also, most mainstream economic theoretical models predict that aid — if conceived of as a resource transfer, not as transmission of know-how — would have a very modest impact on rates of economic growth. Like 0.02 per cent. Now most empirical models of growth are very unsatisfactory so I am not going to claim empirical support for a causal relationship between aid and growth (even though such findings can be found) but I am going to claim that if the true impact is small, your chances of finding robust statistical evidence for it in small samples with crappy data and inevitably misspecified empirical models, are effectively zilch.

  4. Contra Mr Easterly, the ‘obsession’ with international aid in the rich world is not a rich world vanity. First of all, it is not an obsession. In 2012, aid to developing countries amounted to $33 per person in those countries. Foreign aid is still too low given the good it can do. The Iraq war cost more than all foreign aid over the last 50 years (!).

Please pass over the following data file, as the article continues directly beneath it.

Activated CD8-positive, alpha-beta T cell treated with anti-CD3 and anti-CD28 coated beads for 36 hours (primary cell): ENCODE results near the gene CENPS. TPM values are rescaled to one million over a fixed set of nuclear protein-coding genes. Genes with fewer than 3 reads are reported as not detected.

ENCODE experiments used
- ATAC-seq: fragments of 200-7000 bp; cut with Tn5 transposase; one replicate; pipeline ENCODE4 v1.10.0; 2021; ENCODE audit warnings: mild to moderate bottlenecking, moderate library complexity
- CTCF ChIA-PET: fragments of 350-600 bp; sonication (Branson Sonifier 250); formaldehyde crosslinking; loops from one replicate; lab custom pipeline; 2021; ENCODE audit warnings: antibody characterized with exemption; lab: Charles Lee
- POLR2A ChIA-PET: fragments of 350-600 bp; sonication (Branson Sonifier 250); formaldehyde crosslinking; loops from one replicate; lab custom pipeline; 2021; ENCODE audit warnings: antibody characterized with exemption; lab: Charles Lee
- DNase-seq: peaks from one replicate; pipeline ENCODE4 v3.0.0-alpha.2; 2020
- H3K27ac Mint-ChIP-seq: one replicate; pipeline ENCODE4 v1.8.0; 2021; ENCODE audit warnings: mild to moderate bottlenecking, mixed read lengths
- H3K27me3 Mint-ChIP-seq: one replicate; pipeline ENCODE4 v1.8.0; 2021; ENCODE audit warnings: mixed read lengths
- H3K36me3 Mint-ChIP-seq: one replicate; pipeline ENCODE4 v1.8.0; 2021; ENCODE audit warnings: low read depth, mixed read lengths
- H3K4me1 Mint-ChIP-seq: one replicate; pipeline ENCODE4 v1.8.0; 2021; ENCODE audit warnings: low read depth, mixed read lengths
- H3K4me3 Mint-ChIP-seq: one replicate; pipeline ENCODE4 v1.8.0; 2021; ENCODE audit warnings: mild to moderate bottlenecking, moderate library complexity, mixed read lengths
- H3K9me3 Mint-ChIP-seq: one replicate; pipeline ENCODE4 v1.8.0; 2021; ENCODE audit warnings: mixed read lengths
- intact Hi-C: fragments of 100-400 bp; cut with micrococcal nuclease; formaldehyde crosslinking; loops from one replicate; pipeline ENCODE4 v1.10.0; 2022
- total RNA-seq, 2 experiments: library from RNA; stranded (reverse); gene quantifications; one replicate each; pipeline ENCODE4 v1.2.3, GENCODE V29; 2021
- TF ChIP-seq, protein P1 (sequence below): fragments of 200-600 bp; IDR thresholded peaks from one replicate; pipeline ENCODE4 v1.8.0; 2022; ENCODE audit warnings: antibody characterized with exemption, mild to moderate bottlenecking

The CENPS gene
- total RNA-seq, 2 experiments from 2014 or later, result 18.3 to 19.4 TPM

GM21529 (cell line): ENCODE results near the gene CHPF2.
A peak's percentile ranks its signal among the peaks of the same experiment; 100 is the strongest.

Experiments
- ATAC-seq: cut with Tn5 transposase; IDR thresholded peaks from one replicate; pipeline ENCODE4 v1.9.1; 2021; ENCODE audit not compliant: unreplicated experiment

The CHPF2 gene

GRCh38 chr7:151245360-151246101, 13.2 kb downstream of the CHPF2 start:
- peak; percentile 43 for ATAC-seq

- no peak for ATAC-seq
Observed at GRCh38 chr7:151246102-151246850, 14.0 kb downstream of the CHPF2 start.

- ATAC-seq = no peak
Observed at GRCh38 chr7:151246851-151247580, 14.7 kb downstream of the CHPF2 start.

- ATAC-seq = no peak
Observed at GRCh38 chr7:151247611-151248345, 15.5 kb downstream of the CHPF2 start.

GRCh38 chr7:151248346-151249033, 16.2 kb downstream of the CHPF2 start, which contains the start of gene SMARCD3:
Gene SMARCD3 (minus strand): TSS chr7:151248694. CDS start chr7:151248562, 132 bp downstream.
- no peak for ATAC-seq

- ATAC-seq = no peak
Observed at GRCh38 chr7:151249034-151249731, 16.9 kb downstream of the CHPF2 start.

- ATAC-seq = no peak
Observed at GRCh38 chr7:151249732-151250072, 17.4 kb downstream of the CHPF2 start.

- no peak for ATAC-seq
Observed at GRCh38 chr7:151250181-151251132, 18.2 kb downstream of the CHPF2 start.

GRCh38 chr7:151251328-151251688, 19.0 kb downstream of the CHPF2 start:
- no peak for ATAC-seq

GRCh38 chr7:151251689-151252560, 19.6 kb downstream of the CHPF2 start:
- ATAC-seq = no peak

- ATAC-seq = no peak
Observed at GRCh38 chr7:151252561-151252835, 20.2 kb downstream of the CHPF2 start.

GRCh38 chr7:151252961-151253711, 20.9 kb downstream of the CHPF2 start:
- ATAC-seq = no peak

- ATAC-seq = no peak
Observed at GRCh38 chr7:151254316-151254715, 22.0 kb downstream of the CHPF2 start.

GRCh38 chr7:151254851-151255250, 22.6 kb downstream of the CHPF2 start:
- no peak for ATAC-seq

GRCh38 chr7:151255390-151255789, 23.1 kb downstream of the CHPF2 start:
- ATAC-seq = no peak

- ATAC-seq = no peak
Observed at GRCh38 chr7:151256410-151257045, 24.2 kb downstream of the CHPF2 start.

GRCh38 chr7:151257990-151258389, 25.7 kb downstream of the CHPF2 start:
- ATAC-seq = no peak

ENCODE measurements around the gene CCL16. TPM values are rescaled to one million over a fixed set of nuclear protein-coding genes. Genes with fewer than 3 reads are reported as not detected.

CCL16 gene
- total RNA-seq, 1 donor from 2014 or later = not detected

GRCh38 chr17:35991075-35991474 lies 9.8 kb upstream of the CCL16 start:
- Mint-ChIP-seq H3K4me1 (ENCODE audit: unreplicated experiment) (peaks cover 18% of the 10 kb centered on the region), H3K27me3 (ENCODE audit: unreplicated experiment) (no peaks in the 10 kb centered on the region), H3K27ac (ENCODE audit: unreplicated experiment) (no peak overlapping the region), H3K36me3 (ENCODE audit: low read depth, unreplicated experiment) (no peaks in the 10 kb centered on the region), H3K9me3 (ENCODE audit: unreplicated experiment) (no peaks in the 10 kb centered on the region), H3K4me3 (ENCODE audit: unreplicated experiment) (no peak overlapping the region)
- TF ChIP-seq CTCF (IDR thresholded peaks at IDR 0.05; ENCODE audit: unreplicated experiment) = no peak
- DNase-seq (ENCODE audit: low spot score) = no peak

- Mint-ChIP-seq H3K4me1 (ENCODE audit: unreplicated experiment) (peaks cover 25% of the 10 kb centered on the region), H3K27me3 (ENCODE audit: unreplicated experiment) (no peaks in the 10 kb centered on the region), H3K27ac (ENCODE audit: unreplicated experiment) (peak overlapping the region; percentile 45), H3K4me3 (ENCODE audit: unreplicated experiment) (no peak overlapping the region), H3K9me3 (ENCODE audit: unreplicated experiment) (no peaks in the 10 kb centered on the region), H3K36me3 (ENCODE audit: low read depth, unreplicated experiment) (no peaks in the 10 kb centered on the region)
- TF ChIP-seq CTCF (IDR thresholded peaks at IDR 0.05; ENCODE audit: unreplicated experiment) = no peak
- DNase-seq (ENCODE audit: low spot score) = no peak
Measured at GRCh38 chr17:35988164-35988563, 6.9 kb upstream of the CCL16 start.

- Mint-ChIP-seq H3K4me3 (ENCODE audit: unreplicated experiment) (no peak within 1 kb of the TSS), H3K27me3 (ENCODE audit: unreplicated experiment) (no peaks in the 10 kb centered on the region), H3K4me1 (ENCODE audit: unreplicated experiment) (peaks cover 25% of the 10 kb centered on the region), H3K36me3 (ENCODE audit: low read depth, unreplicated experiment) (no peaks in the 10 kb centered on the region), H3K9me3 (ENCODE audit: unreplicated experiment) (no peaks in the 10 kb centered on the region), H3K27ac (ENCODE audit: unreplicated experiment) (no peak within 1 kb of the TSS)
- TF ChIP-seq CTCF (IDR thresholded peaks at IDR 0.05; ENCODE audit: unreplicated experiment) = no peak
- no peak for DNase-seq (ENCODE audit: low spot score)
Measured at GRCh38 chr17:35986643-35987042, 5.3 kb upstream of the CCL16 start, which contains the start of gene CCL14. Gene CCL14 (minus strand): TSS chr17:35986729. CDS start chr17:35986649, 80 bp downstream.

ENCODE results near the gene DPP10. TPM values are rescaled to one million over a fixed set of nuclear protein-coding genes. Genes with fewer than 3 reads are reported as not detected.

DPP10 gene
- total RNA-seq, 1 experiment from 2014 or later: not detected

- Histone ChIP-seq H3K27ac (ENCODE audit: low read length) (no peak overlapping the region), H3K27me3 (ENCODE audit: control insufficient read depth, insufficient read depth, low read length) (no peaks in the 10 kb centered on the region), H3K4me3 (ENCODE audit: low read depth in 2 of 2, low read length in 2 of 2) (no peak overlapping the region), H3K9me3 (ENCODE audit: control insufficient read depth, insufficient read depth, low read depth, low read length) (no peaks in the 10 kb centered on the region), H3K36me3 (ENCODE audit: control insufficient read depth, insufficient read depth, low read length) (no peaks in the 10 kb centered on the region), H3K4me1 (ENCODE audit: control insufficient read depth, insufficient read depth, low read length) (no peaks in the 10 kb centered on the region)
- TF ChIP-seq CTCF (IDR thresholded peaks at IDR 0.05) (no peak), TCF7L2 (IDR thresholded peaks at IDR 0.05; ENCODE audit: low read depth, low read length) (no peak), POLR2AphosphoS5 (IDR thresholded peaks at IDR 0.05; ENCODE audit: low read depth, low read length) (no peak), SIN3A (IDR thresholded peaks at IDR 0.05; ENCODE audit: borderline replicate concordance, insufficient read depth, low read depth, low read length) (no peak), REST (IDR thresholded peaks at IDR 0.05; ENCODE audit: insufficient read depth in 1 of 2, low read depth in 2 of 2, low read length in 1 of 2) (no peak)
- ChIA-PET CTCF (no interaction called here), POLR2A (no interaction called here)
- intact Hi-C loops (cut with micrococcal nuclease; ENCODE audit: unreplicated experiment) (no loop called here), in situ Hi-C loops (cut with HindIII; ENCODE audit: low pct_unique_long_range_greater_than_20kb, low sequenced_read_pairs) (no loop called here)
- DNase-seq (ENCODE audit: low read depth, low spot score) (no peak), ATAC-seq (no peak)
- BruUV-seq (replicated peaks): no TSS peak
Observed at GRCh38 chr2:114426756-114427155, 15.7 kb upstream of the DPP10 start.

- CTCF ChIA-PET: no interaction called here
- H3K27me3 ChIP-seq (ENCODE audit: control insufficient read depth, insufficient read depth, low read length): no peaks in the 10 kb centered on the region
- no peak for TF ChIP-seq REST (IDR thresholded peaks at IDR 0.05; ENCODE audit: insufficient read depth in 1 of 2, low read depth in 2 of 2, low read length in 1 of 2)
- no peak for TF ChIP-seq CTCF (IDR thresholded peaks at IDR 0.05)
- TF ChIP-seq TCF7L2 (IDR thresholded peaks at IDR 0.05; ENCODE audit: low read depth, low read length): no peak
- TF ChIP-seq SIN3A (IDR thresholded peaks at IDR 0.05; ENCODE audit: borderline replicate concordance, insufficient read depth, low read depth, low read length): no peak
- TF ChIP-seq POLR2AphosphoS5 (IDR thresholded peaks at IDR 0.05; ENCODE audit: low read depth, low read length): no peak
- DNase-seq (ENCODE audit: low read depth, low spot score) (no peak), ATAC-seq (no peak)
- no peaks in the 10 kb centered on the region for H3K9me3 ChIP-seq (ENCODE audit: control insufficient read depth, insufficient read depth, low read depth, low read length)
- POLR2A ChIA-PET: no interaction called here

Secondly, the issue is what good aid can do. Is someone going to do more good by buying £2k worth of Nike goods or by giving that money to the world’s most effective charities, such as the Against Malaria Foundation? Well-established evidence shows that we can save a life for £2000- that is about 60 years of life. Let’s say that a worker in a Nike factory gets 5% of the cost of the produce in wages. So, they get £100 from £2000 spent on Nike goods. It is absurd to say that this will do more good for the poor than if the money were given to the AMF: it will not save anywhere near 60 years of life. Indeed, the charity Give Directly literally gives money unconditionally to poor people. Giving money to Give Directly will get a much higher proportion of money to poor people than does buying things produced in the third world. So, the argument here is not right.